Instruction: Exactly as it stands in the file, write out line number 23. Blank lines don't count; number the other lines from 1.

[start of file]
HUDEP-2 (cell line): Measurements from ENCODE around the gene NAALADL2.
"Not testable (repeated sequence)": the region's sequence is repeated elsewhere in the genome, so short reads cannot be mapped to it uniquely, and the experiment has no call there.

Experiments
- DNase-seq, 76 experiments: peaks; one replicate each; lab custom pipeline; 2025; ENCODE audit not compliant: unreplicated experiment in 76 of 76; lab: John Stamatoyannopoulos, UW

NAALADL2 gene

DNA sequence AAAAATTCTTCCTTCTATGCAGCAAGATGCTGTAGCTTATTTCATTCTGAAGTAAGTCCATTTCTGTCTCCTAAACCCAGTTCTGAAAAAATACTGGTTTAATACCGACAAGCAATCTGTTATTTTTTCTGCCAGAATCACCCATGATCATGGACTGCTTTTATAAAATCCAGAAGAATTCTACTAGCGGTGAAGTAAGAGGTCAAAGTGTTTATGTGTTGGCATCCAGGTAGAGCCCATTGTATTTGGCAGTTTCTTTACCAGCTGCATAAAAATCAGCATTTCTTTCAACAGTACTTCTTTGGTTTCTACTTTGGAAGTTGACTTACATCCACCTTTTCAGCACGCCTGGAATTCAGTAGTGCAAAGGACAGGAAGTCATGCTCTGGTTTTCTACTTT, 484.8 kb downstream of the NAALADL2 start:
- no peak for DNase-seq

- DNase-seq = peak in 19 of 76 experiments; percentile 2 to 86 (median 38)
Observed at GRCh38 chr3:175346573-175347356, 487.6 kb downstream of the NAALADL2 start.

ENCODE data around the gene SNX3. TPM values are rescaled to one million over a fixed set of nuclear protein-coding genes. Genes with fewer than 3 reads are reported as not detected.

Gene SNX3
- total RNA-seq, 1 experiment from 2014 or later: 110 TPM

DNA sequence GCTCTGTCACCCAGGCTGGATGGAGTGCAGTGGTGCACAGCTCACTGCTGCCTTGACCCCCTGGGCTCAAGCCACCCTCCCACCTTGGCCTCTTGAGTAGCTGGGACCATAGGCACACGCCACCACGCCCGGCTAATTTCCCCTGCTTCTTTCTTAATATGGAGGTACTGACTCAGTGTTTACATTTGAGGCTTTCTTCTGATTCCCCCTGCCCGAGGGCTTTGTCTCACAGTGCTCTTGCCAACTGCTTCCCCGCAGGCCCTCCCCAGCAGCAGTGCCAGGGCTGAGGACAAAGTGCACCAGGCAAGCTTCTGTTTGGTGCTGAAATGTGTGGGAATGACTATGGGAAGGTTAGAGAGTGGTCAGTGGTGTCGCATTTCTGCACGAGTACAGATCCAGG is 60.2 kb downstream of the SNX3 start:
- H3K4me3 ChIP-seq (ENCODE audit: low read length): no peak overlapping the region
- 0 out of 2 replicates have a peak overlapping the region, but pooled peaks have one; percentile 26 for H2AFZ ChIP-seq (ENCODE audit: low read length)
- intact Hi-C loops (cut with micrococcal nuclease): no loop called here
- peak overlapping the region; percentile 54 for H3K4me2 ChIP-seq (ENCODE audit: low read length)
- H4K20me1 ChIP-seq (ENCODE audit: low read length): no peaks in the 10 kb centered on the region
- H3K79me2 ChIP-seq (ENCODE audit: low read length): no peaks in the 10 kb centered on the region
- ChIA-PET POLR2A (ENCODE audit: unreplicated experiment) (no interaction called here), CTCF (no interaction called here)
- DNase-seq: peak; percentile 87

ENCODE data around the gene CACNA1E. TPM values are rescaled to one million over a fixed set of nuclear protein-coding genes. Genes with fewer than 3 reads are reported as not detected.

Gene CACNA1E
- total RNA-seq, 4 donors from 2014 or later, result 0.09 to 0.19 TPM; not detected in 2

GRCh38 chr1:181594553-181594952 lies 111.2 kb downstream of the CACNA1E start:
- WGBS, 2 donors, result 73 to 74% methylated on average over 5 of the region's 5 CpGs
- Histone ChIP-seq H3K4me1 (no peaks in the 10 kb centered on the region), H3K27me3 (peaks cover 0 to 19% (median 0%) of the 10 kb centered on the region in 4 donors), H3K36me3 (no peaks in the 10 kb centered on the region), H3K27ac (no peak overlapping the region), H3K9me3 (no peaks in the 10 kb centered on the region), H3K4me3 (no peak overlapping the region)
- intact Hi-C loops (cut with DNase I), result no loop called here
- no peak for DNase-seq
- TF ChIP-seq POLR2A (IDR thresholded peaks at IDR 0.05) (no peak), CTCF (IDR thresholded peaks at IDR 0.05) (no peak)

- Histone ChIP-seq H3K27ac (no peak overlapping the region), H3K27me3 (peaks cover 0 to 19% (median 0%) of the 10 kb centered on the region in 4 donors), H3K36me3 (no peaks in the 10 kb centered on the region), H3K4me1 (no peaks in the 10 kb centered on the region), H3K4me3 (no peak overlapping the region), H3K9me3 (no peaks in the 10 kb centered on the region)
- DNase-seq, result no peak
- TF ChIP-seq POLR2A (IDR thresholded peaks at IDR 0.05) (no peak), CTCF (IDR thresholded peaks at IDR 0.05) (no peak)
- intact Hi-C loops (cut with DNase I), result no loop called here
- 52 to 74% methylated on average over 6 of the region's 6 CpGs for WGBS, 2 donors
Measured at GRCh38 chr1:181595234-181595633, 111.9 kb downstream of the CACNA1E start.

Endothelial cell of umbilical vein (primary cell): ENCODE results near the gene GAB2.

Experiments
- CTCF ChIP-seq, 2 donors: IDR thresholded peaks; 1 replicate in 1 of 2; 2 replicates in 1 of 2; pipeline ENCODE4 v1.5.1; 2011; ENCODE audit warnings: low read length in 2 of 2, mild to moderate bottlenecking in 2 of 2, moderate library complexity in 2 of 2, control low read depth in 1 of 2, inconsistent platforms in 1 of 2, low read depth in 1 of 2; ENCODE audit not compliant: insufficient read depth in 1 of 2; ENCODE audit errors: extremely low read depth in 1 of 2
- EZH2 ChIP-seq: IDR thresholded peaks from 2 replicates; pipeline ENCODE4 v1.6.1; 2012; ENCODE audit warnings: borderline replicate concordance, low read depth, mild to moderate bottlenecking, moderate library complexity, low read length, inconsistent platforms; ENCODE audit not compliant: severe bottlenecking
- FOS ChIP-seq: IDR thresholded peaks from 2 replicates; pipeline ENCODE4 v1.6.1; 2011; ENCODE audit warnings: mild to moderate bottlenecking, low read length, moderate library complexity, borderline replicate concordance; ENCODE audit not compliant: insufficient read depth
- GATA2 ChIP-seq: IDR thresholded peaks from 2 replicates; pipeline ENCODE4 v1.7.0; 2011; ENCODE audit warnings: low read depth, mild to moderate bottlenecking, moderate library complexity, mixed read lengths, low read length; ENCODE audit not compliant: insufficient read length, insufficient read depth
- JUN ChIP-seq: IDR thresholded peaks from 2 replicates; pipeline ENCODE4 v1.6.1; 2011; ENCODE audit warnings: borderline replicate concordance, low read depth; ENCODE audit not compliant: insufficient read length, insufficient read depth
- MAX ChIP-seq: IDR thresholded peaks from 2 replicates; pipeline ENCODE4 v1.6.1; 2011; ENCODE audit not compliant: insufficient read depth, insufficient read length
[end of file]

Gene CACNA1E